Scientists have created a climate decoder – it will help seek life on exoplanets

Scientists have created a climate decoder – it will help seek life on exoplanets. The work of researchers from Cornell University has published in the journal Monthly Notices of the Royal Astronomical Society.

Exoplanets are planets that are outside the solar system. Today, scientists are aware of the existence of thousands of such objects, and at least part of them can exist.

Now scientists are trying to determine how much the climate existing on exoplanets is suitable for life in the earthly sense, actually by hand. This process takes a lot of time – while in the near future astronomers plan to launch new generation telescopes, which will increase the number of exoplanets known to science by an order of magnitude.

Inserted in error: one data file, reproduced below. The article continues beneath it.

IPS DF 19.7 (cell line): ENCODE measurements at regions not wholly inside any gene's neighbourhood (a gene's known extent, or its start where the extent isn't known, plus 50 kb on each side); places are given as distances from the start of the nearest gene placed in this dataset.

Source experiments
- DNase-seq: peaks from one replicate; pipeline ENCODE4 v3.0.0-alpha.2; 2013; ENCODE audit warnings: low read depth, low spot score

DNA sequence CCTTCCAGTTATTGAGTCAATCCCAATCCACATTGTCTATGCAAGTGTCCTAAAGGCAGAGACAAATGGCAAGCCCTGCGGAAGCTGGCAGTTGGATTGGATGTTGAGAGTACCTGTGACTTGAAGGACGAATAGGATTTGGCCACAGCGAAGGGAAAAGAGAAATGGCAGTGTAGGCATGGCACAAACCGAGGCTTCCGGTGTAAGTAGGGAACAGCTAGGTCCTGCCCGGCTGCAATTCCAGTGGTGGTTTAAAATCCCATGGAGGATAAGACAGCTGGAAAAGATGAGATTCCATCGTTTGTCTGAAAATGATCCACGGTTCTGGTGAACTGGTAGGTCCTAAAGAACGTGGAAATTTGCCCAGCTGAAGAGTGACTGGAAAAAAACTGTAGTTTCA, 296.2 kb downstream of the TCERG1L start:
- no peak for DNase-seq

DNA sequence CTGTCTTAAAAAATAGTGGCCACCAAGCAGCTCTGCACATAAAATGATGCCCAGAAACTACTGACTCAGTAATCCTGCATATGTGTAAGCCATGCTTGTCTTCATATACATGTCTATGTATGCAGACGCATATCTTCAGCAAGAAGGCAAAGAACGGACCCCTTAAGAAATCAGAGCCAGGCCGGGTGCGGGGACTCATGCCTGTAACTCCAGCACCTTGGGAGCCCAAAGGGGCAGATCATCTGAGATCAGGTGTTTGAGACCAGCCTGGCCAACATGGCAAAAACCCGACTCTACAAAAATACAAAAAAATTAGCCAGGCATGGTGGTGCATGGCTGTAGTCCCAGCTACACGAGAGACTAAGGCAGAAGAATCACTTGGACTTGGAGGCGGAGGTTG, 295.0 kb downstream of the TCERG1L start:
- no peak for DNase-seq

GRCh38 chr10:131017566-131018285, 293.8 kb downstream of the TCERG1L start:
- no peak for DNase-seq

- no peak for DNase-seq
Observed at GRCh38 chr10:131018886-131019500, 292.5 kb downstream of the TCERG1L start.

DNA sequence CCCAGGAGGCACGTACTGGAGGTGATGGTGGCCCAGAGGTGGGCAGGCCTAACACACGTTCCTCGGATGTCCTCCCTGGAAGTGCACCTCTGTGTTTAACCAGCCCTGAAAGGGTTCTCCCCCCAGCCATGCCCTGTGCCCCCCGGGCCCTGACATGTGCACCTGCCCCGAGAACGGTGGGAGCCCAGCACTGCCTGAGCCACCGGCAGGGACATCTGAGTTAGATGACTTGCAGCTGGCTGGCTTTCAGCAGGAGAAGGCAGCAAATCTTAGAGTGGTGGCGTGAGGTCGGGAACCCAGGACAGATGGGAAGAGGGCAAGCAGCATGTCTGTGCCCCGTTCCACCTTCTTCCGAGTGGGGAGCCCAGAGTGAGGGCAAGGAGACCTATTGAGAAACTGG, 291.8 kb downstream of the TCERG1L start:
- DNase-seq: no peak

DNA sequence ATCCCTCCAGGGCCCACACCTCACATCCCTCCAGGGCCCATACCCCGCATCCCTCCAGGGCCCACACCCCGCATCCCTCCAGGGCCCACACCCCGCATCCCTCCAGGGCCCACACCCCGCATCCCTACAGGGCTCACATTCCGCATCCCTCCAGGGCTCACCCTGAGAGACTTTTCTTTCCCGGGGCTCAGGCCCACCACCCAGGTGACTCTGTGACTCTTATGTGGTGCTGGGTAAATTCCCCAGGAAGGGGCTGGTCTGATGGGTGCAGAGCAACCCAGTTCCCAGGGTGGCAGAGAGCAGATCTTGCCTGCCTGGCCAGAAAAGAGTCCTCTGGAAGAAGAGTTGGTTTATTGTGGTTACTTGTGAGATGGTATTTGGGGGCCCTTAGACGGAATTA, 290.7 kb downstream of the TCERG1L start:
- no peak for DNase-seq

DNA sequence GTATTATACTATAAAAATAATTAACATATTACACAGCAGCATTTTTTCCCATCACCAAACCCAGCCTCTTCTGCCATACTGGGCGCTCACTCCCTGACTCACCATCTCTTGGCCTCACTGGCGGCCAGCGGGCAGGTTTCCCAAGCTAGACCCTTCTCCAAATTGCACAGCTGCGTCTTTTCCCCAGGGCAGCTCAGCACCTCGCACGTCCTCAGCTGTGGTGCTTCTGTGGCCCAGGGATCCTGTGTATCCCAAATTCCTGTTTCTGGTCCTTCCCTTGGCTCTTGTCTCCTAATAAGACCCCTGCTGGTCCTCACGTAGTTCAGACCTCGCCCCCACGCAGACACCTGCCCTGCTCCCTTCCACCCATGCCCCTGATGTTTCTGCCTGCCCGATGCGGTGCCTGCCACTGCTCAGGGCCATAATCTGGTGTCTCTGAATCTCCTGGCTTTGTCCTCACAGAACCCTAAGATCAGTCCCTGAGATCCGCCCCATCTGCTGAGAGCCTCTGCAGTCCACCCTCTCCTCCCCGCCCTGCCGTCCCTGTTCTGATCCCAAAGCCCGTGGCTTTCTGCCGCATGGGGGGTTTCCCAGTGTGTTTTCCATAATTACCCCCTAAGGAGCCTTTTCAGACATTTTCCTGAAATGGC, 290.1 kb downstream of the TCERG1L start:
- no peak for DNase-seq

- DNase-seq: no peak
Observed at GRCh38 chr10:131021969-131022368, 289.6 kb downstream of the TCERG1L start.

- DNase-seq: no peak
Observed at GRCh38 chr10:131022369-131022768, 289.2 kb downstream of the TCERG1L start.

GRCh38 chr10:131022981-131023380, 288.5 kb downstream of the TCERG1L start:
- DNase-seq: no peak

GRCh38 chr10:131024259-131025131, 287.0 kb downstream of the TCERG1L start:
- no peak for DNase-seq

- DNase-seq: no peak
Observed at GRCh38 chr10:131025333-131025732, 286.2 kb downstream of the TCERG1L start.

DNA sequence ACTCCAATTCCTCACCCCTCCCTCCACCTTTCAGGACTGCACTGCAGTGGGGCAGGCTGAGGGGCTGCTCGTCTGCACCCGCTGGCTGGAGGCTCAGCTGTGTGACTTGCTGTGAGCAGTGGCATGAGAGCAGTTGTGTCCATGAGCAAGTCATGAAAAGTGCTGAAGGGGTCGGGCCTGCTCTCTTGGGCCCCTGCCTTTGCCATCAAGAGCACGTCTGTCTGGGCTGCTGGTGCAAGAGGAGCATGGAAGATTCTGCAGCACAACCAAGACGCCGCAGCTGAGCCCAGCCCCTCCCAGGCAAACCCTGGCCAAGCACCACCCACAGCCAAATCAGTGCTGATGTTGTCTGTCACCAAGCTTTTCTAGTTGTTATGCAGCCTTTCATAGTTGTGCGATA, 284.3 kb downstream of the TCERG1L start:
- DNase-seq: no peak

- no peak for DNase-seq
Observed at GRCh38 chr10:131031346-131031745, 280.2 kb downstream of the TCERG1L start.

In order to automate the determination of the climate of exoplanets, the researchers created a climate decoder. It is based on a combination of color details of the planet’s surface and light from the host star to calculate the climate on it.

For example, a rocky black basaltic planet absorbs light well and will be very hot, but if you add sand or clouds to the atmosphere on its surface, it will cool.

Depending on the type of star and the primary color of the exoplanet – or reflecting albedo – the color of the planet can soften part of the energy released by the star. This allows us to determine whether there are clouds in the atmosphere and how its surface is structured, and ultimately determine its climate.

Jack Madden, lead author of the research